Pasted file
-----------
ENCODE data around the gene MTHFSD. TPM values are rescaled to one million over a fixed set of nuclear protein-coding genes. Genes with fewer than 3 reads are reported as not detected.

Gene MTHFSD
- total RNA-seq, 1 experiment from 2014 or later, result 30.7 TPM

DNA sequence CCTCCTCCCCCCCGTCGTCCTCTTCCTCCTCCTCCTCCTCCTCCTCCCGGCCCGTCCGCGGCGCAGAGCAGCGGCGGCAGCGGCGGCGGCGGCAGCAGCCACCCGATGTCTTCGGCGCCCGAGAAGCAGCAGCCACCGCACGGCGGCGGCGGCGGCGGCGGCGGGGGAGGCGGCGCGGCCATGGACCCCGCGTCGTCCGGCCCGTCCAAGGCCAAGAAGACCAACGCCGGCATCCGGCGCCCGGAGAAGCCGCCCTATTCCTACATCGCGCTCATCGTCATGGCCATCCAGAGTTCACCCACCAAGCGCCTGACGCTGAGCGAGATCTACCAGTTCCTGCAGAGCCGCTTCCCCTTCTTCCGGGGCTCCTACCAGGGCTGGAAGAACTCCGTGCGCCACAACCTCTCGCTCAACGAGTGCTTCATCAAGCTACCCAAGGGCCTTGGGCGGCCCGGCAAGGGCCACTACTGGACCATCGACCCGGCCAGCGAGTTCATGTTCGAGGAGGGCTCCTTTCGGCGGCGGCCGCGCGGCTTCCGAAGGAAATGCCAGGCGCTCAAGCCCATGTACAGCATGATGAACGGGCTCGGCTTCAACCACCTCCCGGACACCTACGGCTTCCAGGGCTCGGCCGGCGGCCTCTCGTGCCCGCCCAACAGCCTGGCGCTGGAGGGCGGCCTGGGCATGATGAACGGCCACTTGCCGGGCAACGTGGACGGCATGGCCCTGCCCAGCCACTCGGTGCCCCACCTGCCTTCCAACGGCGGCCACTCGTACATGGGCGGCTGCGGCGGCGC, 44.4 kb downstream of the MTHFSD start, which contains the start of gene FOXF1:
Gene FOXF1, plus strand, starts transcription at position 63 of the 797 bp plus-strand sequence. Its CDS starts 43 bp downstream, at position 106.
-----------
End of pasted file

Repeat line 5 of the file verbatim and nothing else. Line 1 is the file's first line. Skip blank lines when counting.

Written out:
Gene FOXF1, plus strand, starts transcription at position 63 of the 797 bp plus-strand sequence. Its CDS starts 43 bp downstream, at position 106.